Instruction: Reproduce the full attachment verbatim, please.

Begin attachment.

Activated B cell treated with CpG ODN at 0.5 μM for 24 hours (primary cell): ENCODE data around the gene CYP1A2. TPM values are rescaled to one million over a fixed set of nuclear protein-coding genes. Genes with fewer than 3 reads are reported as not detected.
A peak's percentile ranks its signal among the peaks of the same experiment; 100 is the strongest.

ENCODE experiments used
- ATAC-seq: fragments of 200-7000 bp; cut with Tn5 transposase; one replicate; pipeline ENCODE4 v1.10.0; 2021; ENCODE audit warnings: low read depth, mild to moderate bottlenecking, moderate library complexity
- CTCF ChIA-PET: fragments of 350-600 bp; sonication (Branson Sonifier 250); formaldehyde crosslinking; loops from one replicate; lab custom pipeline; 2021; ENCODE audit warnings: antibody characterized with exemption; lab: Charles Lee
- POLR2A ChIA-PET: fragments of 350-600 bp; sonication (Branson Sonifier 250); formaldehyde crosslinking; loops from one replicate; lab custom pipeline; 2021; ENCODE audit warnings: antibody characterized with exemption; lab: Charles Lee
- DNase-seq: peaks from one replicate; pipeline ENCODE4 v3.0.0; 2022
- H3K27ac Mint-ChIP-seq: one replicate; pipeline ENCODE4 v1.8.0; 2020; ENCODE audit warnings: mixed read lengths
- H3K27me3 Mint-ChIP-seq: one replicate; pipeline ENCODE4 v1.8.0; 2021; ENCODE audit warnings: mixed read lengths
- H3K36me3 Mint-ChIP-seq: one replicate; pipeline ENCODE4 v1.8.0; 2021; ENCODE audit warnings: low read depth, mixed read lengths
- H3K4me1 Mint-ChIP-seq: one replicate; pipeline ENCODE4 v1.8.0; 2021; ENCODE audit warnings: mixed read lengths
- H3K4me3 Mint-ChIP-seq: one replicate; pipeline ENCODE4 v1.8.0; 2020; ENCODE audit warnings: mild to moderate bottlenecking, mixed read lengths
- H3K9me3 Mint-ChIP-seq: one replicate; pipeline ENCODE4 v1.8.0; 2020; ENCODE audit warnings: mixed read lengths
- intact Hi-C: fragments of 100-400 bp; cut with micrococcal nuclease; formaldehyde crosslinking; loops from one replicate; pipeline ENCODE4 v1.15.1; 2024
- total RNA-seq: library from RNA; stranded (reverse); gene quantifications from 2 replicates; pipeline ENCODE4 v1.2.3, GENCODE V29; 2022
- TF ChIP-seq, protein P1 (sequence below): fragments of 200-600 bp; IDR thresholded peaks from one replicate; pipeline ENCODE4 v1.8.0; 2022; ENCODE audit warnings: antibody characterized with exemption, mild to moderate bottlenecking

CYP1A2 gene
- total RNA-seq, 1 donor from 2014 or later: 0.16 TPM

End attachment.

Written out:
Activated B cell treated with CpG ODN at 0.5 μM for 24 hours (primary cell): ENCODE data around the gene CYP1A2. TPM values are rescaled to one million over a fixed set of nuclear protein-coding genes. Genes with fewer than 3 reads are reported as not detected.
A peak's percentile ranks its signal among the peaks of the same experiment; 100 is the strongest.

ENCODE experiments used
- ATAC-seq: fragments of 200-7000 bp; cut with Tn5 transposase; one replicate; pipeline ENCODE4 v1.10.0; 2021; ENCODE audit warnings: low read depth, mild to moderate bottlenecking, moderate library complexity
- CTCF ChIA-PET: fragments of 350-600 bp; sonication (Branson Sonifier 250); formaldehyde crosslinking; loops from one replicate; lab custom pipeline; 2021; ENCODE audit warnings: antibody characterized with exemption; lab: Charles Lee
- POLR2A ChIA-PET: fragments of 350-600 bp; sonication (Branson Sonifier 250); formaldehyde crosslinking; loops from one replicate; lab custom pipeline; 2021; ENCODE audit warnings: antibody characterized with exemption; lab: Charles Lee
- DNase-seq: peaks from one replicate; pipeline ENCODE4 v3.0.0; 2022
- H3K27ac Mint-ChIP-seq: one replicate; pipeline ENCODE4 v1.8.0; 2020; ENCODE audit warnings: mixed read lengths
- H3K27me3 Mint-ChIP-seq: one replicate; pipeline ENCODE4 v1.8.0; 2021; ENCODE audit warnings: mixed read lengths
- H3K36me3 Mint-ChIP-seq: one replicate; pipeline ENCODE4 v1.8.0; 2021; ENCODE audit warnings: low read depth, mixed read lengths
- H3K4me1 Mint-ChIP-seq: one replicate; pipeline ENCODE4 v1.8.0; 2021; ENCODE audit warnings: mixed read lengths
- H3K4me3 Mint-ChIP-seq: one replicate; pipeline ENCODE4 v1.8.0; 2020; ENCODE audit warnings: mild to moderate bottlenecking, mixed read lengths
- H3K9me3 Mint-ChIP-seq: one replicate; pipeline ENCODE4 v1.8.0; 2020; ENCODE audit warnings: mixed read lengths
- intact Hi-C: fragments of 100-400 bp; cut with micrococcal nuclease; formaldehyde crosslinking; loops from one replicate; pipeline ENCODE4 v1.15.1; 2024
- total RNA-seq: library from RNA; stranded (reverse); gene quantifications from 2 replicates; pipeline ENCODE4 v1.2.3, GENCODE V29; 2022
- TF ChIP-seq, protein P1 (sequence below): fragments of 200-600 bp; IDR thresholded peaks from one replicate; pipeline ENCODE4 v1.8.0; 2022; ENCODE audit warnings: antibody characterized with exemption, mild to moderate bottlenecking

CYP1A2 gene
- total RNA-seq, 1 donor from 2014 or later: 0.16 TPM